AUSTIN (KXAN) — You’ve seen it on bumper car stickers and t-shirts, and maybe even mentioned out loud. But how did the slogan “Keep Austin Weird” come to be?
The phrase dates back to Red Wassenich, an Austin Community College librarian who mentioned the phrase back in 2000 while calling in a donation to KOOP Radio, per Austin History Center archives. The weekly “The Lounge Show” would play “offbeat music,” the inspiration behind Wassenich’s contributions, according to a 2002 New York Times interview.
“Whoever answered the phone said, ‘Why did you support the show?'” Wassenich said during his NYT interview. “I said, ‘I don’t know. It helps keep Austin weird.'”
What emerged since was a cultural adoption of the phrase by fellow Austin residents and businesses. Wassenich began printing the slogan onto bumper stickers, while BookPeople and Waterloo Records “used the phrase to successfully fight the construction of a big book bookstore” nearby, per historic documents.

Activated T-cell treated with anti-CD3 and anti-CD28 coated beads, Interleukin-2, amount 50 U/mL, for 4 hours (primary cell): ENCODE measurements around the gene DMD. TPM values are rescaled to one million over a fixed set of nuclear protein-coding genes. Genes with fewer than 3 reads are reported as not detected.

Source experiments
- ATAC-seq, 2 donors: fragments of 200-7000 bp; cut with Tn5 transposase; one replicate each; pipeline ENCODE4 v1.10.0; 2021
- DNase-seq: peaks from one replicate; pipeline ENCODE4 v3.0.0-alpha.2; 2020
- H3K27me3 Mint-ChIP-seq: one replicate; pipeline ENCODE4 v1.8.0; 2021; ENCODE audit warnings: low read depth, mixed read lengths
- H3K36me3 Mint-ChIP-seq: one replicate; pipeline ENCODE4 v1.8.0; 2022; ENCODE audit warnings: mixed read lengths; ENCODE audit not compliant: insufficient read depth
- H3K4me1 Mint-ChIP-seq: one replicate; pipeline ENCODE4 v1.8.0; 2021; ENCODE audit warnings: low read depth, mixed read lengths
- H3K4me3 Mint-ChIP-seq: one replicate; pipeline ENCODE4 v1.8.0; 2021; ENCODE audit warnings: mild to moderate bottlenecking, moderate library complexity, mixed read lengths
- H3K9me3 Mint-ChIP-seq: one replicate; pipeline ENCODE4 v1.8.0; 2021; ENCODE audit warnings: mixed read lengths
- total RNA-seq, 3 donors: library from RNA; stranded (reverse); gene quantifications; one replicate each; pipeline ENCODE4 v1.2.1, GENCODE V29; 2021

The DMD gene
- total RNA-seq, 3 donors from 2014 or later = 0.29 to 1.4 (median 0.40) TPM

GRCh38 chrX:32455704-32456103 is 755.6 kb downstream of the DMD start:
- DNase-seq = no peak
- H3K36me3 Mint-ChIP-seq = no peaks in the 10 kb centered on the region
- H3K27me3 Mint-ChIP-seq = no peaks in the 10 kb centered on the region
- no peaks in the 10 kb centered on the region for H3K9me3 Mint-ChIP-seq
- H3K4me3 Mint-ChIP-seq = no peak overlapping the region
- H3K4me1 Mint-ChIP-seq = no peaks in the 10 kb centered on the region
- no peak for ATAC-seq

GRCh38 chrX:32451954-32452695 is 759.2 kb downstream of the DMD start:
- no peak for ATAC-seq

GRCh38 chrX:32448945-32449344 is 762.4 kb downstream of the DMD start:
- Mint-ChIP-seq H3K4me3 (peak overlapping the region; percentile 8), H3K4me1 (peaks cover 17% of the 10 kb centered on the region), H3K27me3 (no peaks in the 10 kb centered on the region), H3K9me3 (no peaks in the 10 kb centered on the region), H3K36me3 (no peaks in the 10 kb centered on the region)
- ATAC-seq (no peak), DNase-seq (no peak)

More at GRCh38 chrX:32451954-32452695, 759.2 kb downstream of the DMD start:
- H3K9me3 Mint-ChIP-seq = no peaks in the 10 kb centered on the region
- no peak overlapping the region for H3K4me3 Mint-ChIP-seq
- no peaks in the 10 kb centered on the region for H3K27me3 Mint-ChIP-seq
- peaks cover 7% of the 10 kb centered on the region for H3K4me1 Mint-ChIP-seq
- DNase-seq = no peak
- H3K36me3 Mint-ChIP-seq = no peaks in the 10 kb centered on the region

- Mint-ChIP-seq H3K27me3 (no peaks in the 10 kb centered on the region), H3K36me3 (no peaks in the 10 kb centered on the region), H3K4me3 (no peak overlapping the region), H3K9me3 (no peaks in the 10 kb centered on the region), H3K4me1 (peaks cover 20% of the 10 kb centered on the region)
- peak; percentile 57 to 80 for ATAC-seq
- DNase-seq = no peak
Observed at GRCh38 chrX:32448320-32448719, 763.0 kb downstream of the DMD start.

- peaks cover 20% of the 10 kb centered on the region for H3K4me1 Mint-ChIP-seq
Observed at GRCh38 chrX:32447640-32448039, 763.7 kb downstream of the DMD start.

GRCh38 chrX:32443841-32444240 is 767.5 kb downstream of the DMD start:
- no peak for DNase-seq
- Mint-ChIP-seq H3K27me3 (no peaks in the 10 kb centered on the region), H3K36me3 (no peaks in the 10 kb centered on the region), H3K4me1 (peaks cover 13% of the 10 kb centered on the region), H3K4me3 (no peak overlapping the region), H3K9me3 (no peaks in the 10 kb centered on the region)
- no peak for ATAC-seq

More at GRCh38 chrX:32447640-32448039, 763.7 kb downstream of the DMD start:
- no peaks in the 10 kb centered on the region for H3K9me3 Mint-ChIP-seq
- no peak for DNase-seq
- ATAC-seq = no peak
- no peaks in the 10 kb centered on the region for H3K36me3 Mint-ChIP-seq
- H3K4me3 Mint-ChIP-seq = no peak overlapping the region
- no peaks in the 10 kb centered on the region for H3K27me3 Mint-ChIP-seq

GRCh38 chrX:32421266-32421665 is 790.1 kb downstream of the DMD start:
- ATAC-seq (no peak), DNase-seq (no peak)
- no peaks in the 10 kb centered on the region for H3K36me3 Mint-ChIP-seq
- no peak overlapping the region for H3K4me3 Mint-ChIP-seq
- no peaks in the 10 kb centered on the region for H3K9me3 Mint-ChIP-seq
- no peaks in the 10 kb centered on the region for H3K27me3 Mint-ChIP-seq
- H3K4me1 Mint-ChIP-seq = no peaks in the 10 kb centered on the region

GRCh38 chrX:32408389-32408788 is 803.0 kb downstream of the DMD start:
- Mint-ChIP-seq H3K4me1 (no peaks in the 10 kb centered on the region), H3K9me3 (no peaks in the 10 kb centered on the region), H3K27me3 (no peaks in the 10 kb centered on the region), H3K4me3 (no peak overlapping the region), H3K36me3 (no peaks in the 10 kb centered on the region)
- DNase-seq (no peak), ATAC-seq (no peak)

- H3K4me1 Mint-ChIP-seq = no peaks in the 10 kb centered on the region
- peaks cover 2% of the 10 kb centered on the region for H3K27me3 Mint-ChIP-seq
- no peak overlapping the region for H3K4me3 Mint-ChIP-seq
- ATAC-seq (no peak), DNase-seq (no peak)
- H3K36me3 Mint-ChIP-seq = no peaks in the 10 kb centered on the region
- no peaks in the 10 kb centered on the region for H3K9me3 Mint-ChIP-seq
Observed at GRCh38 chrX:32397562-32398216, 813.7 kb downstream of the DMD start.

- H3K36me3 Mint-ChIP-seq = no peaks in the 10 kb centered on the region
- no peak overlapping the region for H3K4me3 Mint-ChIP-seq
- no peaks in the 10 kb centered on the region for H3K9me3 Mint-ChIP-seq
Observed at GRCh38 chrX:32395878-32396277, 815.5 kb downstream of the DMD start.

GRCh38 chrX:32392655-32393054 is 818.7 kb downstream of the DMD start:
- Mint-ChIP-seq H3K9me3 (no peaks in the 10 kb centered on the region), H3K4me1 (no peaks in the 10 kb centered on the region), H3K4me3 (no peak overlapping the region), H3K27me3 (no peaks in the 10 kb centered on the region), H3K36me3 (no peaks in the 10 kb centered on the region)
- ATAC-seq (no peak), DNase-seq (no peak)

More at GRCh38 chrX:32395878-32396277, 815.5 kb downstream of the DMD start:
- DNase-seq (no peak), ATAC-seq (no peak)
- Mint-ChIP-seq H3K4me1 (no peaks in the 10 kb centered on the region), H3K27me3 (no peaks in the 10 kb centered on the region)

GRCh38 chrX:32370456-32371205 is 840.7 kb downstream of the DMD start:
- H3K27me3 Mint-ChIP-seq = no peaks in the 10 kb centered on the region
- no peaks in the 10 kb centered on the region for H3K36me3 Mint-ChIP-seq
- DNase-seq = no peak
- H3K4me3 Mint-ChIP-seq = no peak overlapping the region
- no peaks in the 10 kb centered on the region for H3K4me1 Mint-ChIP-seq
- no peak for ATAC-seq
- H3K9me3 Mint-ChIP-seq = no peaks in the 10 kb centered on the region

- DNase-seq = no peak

“Wassenich never intended the phrase to be used for marketing, rather he meant to spread the ‘serious’ and ‘unmaterialistic’ sentiment that distinguished Austin from other cities for so long,” Austin History Center documents read in part.
BookPeople owner Steve Bercu and Waterloo Records owner John Kunz printed 5,000 bumper stickers to help encourage residents to stick with their businesses, per a 2016 Slate article. As a result of community rallying, a Borders bookstore never came to fruition in downtown Austin.
“WEIRD resonated really well here,” Bercu told Slate in 2016. “The point was to support local businesses. Everyone got it immediately.”
Bercu added his business sold hundreds of thousands of bumper stickers in the years since.
And the “weirdness” Austin locals adopted had since spread to other communities nationwide. At least three other cities — Portland in 2003, Louisville in 2005 and Indianapolis in 2013 — have adopted their own iterations of the “Keep XX Weird” phrase.
The status of Austin’s weirdness has been debated in years since, as the city’s population has soared and beloved, locally owned businesses have since closed.
Regardless of where you stand on Austin’s weirdness level, institutions like the Cathedral of Junk, HOPE Outdoor gallery, the city’s live music and artist scenes as well as Austin icons like Leslie Cochran helped established its stance as an eclectic city through the early 2000s.